(vi) Urea:

Urea is a white crystalline organic compound. It is highly concentrated nitrogenous fertilizer containing 45 to 46% of organic nitrogen. It is highly hygroscopic and cannot be stored well in humid regions. To overcome this difficulty it is also produced in granular pellet forms coated with a non-hygroscopic inert material.

It is highly soluble in water and rapidly leached out from the soil. It is very quick-acting and rapidly changed into ammonia when applied. It is applied during sowing or as top-dressing but never during germination. It is suitable for most crops and can be applied to all types of soils.


(vii) Calcium Ammonium Nitrate:

It is a fine, light brown or gray granular fertilizer. It is prepared from ammonium nitrate and ground limestone. It is almost neutral and can be applied even to acid soils. Its nitrogen content varies from 25 to 28 percent. Of the total nitrogen 50 percent remains in the ammoniacal form and the remaining 50 percent in nitrate form.

Type # 2. Organic Nitrogenous Fertilizers:

These fertilizers include plant and animal by-products, such as oil cakes, fish manure and dried blood from slaughter-houses. Before use by the crops these materials are converted by bacterial fermentation into utilizable ammonium-nitrogen and nitrate-nitrogen. These fertilizers are, therefore, slow acting, but supply available nitrogen for a longer period to the crops.

Oil-cakes are usually supplied as organic fertilizer throughout the country. They contain not only nitrogen but also some phosphoric acid and potash. A large quantity of organic matter is also present in the oil-cake. In addition to the three fertilizing constituents like, N, P2O5 and K2O, the oil-cakes contain 2 to 15 percent of oil.


Dried blood or blood meal contains 10 to 12 percent highly available nitrogen and 1 to 2 percent phosphoric acid. It is effective on all types of crops and all types of soils.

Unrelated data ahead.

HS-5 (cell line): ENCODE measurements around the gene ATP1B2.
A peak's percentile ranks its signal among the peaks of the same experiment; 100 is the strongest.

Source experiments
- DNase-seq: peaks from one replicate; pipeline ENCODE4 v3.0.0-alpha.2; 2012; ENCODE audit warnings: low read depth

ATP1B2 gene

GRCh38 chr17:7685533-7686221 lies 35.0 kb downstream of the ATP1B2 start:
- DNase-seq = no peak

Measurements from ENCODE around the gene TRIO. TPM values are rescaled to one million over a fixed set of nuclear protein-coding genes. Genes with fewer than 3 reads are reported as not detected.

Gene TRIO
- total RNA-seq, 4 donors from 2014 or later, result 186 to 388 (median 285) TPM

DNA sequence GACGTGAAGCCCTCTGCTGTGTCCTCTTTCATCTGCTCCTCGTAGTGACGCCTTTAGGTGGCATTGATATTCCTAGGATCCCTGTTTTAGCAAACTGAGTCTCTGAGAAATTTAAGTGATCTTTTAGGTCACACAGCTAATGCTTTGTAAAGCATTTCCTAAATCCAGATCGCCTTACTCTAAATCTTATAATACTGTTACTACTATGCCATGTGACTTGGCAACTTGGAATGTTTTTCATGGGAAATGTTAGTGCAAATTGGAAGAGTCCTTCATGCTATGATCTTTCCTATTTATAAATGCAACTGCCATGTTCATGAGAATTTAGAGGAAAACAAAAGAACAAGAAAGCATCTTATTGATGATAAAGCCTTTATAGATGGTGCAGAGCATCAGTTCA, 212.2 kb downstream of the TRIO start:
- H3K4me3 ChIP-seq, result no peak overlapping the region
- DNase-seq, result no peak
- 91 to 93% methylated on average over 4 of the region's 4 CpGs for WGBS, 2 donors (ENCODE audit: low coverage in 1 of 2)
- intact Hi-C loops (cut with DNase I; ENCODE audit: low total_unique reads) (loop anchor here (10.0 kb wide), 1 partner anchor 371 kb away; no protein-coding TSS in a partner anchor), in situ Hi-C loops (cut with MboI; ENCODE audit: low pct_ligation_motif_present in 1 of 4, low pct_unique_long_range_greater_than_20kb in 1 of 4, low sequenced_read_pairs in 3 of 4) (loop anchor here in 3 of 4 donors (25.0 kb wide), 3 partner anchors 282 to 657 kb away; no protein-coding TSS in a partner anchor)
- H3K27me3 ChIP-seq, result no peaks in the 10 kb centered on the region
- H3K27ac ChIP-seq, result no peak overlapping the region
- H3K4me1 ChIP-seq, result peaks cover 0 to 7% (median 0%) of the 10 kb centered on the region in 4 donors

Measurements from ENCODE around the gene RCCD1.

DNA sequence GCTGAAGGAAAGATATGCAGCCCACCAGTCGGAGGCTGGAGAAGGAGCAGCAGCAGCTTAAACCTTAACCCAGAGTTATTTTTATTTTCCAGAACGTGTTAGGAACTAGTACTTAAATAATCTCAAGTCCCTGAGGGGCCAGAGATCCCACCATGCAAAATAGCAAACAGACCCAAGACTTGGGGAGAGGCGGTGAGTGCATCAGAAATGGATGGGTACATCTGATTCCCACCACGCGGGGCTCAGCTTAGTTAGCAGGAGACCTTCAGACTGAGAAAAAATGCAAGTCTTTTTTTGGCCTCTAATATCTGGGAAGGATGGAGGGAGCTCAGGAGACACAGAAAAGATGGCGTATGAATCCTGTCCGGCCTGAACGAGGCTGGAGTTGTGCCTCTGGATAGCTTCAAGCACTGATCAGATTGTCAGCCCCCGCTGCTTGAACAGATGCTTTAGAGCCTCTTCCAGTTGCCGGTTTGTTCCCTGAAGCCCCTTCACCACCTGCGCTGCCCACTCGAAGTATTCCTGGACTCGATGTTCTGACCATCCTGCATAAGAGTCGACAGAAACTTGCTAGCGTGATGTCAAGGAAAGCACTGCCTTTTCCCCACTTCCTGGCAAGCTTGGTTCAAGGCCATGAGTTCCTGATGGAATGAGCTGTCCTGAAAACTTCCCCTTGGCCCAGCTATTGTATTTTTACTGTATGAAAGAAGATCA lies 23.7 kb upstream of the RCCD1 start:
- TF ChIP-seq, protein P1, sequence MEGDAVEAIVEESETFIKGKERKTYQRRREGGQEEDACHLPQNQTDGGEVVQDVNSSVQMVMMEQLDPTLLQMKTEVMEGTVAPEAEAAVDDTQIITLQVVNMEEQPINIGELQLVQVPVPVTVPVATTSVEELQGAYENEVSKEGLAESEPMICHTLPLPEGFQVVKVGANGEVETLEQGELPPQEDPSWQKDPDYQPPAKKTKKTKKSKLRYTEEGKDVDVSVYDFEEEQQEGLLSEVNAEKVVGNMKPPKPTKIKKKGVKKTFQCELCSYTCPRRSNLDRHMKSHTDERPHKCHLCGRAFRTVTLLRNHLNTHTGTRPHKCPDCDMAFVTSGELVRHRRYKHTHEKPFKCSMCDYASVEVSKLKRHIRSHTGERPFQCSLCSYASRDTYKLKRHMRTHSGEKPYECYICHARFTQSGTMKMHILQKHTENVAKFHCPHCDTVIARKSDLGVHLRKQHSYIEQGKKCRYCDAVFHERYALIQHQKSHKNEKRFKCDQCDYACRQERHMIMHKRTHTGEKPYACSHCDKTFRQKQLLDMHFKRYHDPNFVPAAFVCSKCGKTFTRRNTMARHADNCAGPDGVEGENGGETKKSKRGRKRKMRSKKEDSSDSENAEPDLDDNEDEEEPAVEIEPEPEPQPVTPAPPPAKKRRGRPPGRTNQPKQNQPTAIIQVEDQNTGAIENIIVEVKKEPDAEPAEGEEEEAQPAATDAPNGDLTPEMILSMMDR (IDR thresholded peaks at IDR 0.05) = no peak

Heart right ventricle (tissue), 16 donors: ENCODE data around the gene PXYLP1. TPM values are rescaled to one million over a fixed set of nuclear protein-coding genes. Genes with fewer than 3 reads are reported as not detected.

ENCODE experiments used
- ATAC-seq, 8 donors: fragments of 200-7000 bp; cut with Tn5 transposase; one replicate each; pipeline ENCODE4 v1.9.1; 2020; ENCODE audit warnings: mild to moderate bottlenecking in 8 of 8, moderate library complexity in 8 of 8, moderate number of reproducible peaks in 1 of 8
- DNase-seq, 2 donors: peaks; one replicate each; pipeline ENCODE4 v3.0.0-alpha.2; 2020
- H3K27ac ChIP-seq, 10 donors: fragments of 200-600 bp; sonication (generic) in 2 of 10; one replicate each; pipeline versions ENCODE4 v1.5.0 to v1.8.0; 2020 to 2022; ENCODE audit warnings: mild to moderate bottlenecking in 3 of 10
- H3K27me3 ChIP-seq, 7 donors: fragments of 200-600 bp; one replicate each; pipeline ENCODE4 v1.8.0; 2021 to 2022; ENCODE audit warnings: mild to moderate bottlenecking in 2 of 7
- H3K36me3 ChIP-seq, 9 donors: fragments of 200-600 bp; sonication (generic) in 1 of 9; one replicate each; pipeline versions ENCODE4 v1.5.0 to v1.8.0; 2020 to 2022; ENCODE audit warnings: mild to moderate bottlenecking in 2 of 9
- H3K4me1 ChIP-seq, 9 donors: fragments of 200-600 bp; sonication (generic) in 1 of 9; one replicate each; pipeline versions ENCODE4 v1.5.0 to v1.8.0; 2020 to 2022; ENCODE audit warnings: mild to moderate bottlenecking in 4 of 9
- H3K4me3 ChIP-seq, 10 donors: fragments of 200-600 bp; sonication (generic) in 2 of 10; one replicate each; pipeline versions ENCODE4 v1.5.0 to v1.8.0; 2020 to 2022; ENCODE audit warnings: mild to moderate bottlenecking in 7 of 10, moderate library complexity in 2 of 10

Fish manure is available either as dried fish or as fish meal or powder. After extraction of oil from the fish the residue can be used as a manure, Fish manure contains 5 to 8 percent organic nitrogen and 4 to 6 percent of phosphoric acid. It is quick acting and suitable for all crops and soils. It is usually used as powder.

Type # 3. Phosphate Fertilizers:

Phosphate fertilizers are classified as natural phosphates, treated phosphates, by-product phosphates and chemical phosphates.

(i) Rock Phosphate:


It occurs as natural deposits of rock in different countries. Very little rock phosphate is used directly as a fertilizer. Much more of it is used to manufacture superphosphate, the phosphoric acid of which is water soluble and becomes available to the crops.

(ii) Super phosphate:

It is the most widely used phosphoric fertilizer in India. It is now manufactured from ground phosphate rocks treating with sulphuric acid. The brownish- gray product after treatment contains mono-calcium phosphate and calcium sulphate (Gypsum) in practically equal quantities.

There are three grades of super phosphate:

Single superphosphate containing 16 to 20 percent phosphoric acid; di-calcium phosphate, 35 to 38 percent; and triple superphosphate, 44 to 49 percent.

Single superphosphate is the most commonly available grade in Indian market. The fertilizer is suitable for all crops and can be applied to all soils. It should be used along with organic manures in acid soils. It should be applied before or at sowing or transplanting.

(iii) Basic Slag:

Basic slag is a by-product of steel factories. It contains 6 to 20 percent of phosphoric acid (P2O5). The European slag contains 15 to 18 percent P2O5 and used as a popular phosphatic fertilizer in central Europe. But slag from Indian steel mills is poor in P2O5 and is not used as a fertilizer. The European slag is suitable for acid soils as it is alkaline in reaction. For effective use, it must be pulverized before application.

(iv) Bone-Meal:

The ground bone is called bone-meal. It is now widely used as phosphate fertilizer.

It is available in two forms:

(a) raw bone-meal

(b) steamed bone-meal.


The steaming up bones under pressure removes fats, nitrogen and glue making substances. It contains 25 to 30 percent phosphoric acid. Steamed bones are more brittle and can be readily ground.

As it is slow acting, bone-meal should not be used as a top dressing. It must be incorporated into the soil in order to become available. It is applied either at sowing time or a few days before sowing and should be broadcast. It is particularly suitable for acid soils.